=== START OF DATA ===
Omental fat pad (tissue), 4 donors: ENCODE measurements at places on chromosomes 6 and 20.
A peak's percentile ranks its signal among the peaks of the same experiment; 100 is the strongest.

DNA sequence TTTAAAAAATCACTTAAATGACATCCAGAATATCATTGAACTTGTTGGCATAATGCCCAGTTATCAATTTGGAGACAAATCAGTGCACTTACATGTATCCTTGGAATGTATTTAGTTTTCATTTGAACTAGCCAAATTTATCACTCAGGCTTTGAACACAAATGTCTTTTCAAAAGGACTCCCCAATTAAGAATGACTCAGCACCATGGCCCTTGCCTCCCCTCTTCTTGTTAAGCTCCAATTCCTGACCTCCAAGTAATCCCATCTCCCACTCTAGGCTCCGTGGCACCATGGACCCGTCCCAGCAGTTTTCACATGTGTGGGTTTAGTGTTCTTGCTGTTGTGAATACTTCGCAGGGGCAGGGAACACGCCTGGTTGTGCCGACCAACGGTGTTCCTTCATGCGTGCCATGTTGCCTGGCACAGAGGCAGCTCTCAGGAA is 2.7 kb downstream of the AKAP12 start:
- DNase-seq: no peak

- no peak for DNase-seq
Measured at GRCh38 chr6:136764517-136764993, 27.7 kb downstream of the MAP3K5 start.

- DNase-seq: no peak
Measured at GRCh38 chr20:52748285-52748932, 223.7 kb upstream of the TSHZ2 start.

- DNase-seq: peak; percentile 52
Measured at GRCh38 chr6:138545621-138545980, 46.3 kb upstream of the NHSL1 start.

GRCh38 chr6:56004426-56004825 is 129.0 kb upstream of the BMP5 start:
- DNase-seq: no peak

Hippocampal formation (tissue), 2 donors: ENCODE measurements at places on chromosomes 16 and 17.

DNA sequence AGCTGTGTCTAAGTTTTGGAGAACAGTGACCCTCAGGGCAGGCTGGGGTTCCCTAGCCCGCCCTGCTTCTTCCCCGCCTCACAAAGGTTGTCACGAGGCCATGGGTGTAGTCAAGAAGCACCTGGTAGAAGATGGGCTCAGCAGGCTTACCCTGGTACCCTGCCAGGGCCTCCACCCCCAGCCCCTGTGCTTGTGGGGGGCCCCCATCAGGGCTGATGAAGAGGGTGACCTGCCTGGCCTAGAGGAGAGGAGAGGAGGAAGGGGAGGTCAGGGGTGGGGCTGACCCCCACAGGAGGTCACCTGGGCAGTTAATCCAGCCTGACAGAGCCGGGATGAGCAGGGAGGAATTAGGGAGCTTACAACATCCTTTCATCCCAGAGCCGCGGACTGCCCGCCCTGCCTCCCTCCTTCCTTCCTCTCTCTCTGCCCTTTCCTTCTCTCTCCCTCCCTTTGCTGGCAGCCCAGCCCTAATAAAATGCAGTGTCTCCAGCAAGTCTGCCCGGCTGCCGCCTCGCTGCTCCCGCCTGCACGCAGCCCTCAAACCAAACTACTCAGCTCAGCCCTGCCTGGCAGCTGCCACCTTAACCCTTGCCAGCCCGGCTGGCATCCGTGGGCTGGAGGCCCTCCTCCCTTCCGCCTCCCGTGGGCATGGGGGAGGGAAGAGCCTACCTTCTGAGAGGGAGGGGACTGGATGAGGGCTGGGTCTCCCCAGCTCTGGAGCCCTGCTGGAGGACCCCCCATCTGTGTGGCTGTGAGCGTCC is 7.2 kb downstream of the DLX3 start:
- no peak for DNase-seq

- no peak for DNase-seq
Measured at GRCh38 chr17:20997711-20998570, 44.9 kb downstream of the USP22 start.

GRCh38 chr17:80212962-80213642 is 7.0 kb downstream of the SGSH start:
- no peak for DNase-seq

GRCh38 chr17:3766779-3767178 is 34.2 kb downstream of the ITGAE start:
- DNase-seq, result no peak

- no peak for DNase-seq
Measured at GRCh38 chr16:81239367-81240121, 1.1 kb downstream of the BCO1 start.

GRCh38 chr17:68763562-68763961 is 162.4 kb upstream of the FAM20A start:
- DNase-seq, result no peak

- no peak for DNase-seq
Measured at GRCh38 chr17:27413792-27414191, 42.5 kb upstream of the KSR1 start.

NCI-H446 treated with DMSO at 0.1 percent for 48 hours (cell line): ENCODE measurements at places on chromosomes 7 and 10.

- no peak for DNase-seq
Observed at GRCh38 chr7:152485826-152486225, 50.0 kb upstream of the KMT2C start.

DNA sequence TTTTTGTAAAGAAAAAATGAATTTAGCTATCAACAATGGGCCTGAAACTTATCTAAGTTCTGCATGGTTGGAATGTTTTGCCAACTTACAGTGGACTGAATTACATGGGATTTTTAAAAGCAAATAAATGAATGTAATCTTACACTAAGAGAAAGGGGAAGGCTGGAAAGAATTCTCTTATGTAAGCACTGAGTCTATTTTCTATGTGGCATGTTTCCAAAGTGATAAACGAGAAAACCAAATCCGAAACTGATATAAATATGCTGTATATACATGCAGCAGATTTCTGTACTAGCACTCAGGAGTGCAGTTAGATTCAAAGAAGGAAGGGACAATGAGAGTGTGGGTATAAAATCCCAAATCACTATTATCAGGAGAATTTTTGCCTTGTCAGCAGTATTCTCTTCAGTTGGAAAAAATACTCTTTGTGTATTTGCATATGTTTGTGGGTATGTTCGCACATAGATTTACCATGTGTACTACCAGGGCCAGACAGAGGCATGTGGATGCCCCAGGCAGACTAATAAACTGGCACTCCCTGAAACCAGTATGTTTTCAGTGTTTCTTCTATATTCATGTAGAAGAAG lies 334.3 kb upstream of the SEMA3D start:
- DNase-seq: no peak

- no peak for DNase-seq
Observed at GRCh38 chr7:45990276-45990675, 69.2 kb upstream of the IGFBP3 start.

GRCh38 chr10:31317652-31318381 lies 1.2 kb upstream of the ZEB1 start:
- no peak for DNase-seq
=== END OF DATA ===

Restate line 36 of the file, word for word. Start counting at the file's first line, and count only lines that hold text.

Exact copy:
- no peak for DNase-seq